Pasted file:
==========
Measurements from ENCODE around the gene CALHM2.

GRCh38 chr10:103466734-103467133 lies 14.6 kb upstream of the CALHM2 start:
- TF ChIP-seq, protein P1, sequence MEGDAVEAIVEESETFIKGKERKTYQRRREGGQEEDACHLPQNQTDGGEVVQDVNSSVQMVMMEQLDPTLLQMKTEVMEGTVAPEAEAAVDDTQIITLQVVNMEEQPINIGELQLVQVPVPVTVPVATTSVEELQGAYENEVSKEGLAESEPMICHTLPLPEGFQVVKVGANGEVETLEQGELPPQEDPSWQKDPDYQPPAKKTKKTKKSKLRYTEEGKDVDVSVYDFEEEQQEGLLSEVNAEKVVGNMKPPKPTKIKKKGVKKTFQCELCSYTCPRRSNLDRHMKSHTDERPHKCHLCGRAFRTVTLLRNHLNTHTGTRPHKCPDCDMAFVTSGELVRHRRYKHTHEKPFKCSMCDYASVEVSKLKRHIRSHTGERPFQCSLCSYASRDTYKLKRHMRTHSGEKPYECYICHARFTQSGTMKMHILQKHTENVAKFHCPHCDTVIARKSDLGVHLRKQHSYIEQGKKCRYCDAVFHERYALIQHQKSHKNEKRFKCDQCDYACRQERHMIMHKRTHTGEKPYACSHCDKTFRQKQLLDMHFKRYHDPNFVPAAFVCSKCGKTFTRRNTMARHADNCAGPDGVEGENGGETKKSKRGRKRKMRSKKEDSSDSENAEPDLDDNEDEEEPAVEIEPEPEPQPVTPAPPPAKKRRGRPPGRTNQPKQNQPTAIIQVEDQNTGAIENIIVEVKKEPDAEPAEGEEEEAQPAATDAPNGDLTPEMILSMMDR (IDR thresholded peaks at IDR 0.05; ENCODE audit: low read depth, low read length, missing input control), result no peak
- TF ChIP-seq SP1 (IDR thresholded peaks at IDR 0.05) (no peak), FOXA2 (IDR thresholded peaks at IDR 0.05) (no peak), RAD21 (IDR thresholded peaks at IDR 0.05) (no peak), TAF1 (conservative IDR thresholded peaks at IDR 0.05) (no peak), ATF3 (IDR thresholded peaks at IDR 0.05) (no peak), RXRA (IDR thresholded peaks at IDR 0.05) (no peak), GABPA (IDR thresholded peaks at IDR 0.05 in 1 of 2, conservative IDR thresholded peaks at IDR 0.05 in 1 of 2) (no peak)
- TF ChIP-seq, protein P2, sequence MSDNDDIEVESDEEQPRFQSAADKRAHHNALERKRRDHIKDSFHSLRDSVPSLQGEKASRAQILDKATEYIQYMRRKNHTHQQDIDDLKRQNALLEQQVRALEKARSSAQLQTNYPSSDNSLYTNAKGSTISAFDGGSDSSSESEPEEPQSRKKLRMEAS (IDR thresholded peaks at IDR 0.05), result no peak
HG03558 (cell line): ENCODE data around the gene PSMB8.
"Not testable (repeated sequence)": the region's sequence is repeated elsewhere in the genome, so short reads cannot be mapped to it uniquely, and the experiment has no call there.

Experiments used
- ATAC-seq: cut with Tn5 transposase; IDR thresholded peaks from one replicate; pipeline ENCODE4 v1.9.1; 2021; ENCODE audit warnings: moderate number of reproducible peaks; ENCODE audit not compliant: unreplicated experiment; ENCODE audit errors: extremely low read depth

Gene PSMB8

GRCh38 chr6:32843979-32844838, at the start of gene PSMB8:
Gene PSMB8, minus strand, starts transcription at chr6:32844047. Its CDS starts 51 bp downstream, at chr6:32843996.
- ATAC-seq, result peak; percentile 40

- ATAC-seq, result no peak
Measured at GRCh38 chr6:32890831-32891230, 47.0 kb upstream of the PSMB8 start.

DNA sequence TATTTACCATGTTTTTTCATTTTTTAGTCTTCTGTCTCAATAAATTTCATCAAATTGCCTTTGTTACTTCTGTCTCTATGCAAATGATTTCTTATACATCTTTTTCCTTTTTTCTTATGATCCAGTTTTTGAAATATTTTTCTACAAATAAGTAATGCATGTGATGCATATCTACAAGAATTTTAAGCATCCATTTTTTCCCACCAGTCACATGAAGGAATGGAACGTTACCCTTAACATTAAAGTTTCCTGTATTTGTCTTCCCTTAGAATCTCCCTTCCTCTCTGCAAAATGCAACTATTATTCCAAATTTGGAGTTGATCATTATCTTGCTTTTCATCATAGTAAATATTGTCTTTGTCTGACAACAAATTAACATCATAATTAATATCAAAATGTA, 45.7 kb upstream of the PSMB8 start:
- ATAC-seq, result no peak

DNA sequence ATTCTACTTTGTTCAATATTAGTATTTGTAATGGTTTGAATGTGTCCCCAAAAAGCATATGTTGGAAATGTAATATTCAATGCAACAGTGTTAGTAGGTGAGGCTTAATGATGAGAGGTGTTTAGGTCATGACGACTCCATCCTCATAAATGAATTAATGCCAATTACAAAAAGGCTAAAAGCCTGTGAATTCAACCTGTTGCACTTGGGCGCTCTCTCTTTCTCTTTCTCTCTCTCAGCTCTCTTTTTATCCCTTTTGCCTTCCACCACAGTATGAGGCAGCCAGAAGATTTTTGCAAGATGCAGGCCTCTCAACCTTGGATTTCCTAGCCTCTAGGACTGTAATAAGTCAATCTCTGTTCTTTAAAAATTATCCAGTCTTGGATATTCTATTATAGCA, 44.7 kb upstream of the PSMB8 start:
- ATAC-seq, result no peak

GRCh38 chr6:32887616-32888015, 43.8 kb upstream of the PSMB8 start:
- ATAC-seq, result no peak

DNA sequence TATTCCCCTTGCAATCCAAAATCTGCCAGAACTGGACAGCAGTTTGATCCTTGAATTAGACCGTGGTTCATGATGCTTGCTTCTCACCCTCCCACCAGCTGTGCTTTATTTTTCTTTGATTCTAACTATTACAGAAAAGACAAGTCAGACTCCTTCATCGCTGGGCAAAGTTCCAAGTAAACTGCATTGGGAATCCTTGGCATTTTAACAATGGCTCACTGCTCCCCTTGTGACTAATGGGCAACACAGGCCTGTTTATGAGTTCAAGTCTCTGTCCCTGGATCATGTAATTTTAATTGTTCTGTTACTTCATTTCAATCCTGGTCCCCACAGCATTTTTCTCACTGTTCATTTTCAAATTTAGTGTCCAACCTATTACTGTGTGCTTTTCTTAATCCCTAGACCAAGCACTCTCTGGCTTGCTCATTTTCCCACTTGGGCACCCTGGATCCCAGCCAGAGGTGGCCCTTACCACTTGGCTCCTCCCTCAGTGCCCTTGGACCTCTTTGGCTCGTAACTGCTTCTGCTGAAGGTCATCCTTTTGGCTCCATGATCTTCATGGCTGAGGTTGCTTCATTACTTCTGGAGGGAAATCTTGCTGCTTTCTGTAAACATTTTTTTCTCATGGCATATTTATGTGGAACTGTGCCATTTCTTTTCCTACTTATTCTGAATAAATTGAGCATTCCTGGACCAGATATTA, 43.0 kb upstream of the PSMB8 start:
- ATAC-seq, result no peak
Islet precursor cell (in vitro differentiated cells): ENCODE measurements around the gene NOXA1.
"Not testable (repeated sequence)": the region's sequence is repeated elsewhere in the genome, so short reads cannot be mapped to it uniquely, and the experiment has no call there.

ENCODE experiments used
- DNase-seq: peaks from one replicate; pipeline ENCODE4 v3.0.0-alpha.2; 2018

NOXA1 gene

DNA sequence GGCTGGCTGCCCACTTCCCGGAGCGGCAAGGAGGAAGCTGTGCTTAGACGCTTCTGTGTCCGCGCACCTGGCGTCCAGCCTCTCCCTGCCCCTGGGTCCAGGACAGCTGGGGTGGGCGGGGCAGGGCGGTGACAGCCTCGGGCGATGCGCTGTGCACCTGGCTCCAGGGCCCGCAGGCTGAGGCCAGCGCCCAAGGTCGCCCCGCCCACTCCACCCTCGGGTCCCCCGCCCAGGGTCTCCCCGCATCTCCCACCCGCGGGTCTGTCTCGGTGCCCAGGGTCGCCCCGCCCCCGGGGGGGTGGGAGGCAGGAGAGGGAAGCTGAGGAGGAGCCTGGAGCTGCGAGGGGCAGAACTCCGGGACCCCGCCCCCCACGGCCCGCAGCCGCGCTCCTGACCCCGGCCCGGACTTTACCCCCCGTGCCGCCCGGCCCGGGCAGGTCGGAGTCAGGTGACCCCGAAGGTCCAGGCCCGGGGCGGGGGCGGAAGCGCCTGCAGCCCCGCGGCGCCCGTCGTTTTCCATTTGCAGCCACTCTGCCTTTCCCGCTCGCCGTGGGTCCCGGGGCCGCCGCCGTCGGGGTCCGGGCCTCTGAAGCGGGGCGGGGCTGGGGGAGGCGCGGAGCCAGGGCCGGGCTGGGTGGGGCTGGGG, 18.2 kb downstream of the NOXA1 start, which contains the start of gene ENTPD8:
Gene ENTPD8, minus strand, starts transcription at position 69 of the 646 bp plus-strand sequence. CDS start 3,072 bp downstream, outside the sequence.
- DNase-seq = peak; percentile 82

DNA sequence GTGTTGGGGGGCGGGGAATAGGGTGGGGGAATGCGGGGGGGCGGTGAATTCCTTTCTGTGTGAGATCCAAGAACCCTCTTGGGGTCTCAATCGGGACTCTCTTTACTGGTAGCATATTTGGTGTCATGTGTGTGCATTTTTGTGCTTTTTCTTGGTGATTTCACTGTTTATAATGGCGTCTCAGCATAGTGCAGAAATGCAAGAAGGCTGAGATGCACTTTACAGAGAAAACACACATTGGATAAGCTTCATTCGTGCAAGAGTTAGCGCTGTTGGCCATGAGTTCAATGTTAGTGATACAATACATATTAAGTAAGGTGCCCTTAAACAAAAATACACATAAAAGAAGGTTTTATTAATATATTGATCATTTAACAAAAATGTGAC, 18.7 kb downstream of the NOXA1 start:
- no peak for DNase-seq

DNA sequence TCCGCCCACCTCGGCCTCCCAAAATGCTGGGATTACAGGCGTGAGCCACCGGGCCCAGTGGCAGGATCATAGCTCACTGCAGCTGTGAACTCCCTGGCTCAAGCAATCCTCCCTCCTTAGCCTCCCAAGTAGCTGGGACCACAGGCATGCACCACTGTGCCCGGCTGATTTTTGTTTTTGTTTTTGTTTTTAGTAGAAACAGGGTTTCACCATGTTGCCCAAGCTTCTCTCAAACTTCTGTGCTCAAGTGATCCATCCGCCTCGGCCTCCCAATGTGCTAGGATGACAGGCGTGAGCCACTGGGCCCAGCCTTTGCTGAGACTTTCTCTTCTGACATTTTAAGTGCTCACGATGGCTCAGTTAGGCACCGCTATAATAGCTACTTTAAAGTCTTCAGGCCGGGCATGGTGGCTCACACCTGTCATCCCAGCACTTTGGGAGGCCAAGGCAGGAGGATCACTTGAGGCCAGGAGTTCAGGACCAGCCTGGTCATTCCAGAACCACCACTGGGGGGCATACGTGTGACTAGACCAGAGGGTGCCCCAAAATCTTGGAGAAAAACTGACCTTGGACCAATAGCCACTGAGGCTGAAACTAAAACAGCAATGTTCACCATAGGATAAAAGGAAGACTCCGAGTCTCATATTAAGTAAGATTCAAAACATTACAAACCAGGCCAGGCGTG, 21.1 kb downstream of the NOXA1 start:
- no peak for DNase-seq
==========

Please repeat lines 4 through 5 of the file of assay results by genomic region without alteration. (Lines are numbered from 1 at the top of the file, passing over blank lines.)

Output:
- TF ChIP-seq SP1 (IDR thresholded peaks at IDR 0.05) (no peak), FOXA2 (IDR thresholded peaks at IDR 0.05) (no peak), RAD21 (IDR thresholded peaks at IDR 0.05) (no peak), TAF1 (conservative IDR thresholded peaks at IDR 0.05) (no peak), ATF3 (IDR thresholded peaks at IDR 0.05) (no peak), RXRA (IDR thresholded peaks at IDR 0.05) (no peak), GABPA (IDR thresholded peaks at IDR 0.05 in 1 of 2, conservative IDR thresholded peaks at IDR 0.05 in 1 of 2) (no peak)
- TF ChIP-seq, protein P2, sequence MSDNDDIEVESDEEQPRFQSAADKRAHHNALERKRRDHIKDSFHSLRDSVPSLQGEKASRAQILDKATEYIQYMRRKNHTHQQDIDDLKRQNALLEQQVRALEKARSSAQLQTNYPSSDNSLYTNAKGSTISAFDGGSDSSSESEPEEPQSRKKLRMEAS (IDR thresholded peaks at IDR 0.05), result no peak